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Domestic homicide victims remembered
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Nancy Horneman speaks about her children, who were killed by her husband in 1999, during the Pinellas County Domestic Violence Task Force’s candlelight vigil in Largo Central Park Feb. 24. Behind her are silent witnesses holding the names of victims of domestic violence who lost their lives in Pinellas County in 2012.
LARGO – A dozen candles flickered inside of white paper bags on the night of Feb. 24, each adorned with a purple ribbon and the name of a Pinellas County resident who was killed in domestic violence last year.

Behind the table, 12 silent witnesses in white T-shirts held signs with the names repeated: Shelley Gold, Irene Polukoff, Judith Lee Davis, Donalyn Walsh, Stacie Diane Wolski, Vicki Marie Bolling, Ingrid Agbebaku, Carole E. Wilhelm, Belinda Joyce Thomas, Jennifer Lee Zale, Russell Byrd and Michael Gene Espy.

The Pinellas County Domestic Violence Task Force held the candlelight vigil in Largo Central Park to remember each one.

Chad Herman, a motivational speaker and a survivor of domestic violence stemming from his childhood, faced the small group of loved ones and community activists clutching candles.

“This is … about every child that has listened to the pain, screams, the body parts hitting against walls and doors and those who have actually lost their family member because of it,” he said. “This is for all those children who cowered and wished it would end and it never did.”

It was important to remember each person who died in 2012 as a result of the violence, he said.

“They died, they lost their lives and the only thing they truly wanted was to be loved,” he said. “And their love, their partner, took that away.”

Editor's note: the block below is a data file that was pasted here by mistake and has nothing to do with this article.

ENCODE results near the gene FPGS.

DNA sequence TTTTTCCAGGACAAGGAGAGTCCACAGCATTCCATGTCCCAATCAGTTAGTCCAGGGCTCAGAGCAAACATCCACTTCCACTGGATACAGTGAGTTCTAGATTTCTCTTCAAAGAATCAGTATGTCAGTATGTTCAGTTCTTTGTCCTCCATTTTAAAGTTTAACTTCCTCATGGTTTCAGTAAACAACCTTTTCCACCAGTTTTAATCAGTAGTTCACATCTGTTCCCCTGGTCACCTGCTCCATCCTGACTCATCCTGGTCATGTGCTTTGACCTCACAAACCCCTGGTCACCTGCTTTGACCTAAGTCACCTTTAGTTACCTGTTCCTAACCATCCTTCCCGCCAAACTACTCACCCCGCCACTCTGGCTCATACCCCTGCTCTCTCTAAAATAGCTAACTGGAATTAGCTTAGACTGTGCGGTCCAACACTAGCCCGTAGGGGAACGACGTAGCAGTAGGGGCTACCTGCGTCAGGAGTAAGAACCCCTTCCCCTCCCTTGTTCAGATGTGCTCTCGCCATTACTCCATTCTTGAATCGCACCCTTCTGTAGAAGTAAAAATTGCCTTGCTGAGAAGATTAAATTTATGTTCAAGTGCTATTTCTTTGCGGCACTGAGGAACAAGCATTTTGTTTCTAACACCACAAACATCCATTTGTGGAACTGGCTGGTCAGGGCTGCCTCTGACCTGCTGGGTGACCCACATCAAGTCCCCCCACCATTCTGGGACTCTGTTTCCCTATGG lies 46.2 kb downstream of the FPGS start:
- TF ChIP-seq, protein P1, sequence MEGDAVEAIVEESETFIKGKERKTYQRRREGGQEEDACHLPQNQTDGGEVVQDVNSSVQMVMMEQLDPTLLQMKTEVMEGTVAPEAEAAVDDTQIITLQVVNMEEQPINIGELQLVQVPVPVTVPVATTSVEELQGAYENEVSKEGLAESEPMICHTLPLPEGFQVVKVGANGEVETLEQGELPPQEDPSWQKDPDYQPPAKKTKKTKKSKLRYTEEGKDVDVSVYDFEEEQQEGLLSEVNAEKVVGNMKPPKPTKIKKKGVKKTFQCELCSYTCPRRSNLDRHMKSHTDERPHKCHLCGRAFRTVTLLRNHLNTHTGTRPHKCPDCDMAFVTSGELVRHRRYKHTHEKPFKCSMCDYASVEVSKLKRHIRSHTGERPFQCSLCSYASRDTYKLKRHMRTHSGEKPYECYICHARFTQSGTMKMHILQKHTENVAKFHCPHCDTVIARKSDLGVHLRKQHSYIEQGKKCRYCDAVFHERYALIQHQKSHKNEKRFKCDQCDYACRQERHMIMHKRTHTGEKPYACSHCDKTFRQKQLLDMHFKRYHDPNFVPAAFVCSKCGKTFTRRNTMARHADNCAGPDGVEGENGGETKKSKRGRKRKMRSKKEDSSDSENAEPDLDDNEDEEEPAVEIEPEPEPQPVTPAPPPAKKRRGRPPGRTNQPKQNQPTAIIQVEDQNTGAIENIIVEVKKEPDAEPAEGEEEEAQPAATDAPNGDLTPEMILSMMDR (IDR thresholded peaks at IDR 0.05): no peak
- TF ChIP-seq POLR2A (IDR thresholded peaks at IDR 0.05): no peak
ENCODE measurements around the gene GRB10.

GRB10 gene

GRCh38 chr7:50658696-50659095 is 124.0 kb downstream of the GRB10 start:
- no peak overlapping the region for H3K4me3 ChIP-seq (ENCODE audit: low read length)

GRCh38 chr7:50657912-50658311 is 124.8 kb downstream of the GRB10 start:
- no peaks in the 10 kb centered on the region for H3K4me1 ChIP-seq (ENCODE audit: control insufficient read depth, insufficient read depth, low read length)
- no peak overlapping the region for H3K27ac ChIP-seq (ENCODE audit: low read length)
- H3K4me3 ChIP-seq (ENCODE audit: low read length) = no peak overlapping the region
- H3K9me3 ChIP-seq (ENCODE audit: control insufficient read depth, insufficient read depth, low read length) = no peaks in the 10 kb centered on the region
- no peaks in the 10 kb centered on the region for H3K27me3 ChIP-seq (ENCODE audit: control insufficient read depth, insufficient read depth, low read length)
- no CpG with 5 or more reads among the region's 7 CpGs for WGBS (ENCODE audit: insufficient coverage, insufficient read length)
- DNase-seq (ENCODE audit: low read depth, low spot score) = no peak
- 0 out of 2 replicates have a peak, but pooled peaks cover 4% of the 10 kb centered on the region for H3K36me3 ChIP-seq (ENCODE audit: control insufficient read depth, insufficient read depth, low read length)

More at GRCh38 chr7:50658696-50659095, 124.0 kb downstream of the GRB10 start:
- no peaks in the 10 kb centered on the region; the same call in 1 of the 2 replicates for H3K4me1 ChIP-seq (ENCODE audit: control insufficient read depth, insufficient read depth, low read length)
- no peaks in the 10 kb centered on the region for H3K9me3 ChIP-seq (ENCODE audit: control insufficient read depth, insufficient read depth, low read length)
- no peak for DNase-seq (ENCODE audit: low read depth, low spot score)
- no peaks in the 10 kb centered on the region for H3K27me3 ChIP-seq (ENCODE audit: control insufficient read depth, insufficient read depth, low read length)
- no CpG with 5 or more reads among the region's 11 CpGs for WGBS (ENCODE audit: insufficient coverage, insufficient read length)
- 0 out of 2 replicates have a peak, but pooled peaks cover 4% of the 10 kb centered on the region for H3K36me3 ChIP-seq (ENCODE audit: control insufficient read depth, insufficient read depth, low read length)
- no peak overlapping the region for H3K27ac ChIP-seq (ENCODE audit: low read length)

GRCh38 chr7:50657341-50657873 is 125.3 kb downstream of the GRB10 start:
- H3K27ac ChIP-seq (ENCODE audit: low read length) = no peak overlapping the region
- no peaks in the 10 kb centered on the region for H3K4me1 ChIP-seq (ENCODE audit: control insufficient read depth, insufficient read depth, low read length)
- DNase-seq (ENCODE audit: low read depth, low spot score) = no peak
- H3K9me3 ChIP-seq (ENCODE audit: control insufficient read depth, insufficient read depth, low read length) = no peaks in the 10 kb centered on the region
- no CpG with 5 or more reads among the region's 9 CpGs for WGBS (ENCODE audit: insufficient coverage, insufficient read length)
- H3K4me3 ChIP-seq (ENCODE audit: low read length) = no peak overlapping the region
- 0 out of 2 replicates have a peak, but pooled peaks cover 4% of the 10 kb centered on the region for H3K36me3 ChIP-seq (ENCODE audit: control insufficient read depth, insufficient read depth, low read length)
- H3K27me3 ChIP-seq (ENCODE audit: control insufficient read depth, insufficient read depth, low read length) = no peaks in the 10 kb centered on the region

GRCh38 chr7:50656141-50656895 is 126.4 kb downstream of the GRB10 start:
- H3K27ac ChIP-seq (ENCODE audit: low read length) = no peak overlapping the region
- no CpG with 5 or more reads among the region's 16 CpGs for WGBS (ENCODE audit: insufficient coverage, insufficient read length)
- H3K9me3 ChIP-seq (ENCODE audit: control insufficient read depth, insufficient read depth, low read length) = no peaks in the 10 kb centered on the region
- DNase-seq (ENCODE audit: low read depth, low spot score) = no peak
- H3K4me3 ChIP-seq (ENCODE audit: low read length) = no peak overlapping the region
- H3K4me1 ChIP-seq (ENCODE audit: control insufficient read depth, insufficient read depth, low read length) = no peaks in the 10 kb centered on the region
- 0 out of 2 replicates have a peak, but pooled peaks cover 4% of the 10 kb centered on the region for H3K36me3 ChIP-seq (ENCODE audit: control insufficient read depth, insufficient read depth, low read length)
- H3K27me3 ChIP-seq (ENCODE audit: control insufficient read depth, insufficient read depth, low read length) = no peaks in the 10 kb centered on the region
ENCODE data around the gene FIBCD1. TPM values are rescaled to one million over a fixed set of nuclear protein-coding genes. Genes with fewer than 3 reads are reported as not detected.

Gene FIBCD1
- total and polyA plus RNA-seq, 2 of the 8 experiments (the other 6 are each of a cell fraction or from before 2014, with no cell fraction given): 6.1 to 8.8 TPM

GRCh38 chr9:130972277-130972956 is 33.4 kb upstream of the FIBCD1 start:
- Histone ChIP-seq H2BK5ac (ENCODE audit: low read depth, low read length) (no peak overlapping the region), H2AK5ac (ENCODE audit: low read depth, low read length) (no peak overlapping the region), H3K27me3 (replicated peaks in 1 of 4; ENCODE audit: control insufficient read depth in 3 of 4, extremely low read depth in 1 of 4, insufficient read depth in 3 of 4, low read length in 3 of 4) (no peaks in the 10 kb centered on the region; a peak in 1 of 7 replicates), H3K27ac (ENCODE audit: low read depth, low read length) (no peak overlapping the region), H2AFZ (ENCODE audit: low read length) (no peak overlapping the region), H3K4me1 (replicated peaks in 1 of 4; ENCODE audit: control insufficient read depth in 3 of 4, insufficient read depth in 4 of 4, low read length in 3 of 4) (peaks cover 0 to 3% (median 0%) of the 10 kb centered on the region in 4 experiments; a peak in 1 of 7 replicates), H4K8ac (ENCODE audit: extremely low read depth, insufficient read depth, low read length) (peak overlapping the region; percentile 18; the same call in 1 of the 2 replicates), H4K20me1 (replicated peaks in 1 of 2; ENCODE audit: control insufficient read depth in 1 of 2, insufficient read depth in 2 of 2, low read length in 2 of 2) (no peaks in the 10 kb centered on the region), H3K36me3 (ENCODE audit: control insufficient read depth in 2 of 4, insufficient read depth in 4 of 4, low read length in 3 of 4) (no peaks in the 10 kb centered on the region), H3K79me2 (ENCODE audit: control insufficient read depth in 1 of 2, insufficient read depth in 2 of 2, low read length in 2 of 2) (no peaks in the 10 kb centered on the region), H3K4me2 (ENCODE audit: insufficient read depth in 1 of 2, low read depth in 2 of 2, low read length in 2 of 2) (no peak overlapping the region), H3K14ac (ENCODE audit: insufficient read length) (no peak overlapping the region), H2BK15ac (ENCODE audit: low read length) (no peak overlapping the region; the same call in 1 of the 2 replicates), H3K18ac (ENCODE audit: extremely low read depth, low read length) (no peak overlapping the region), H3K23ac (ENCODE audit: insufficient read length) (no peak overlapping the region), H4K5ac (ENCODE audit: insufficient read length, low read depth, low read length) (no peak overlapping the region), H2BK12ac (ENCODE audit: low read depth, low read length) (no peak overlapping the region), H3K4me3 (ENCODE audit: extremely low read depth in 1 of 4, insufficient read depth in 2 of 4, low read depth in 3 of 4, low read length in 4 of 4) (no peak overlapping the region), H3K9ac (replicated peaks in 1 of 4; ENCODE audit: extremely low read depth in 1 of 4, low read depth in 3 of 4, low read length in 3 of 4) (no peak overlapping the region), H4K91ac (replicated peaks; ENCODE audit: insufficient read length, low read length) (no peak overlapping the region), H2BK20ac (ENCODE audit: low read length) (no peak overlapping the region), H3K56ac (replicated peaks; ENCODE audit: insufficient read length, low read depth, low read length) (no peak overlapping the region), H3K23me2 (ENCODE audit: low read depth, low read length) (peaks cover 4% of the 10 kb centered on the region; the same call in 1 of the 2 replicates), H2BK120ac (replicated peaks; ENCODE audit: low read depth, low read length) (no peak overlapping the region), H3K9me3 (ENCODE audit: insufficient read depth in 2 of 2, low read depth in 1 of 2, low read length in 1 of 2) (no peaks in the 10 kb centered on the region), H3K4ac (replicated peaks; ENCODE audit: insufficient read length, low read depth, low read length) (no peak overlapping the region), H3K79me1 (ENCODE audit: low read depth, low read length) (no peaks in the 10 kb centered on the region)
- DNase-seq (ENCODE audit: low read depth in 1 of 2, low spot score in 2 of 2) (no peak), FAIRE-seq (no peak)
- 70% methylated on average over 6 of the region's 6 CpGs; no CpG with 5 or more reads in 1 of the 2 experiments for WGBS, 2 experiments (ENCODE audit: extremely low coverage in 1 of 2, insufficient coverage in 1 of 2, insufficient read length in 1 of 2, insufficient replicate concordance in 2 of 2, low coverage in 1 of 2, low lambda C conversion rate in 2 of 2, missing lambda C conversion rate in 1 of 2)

A cycle of violence

2012 was worse than usual for domestic violence-related deaths in Pinellas County. Five of the cases ended in suicide, and in one incident, the reported victim, who was never arrested or charged, killed her aggressor.

But the vigil was an attempt to make the statistics, which the Pinellas County Domestic Violence Task Force reviews for trends each year, more personal.

With tears streaking her face, Nancy Horneman clutched a candle and a memento of her personal tragedy: a framed photo of her two children. Stephanie was 4, and Gus was 2 when they were killed on Aug. 13, 1999 in Plantation.

“My husband took their lives and then tried to take mine. But he didn’t get me, and he killed himself instead,” Horneman said.

The vigil provided an outlet for her to help others, she said

“I’ve committed my life to being an advocate, speaking out, sharing my story,” she said. “I’m just very blessed that I have that ability to be able to speak out. I’ve made some differences, which means their lives were not taken in vain.”

Horneman recently moved to St. Petersburg and expressed a wish to be an advocate in Pinellas County. It was important to speak up about the issue.

“It’s not one of those things you can brush under the carpeting. Thank God we’ve become a society where that’s not the case,” she said. “In fact, when I was growing up, and my parents were beating each other, nobody wanted to hear about it.

“That’s what I thought love was all about.”

A case close to home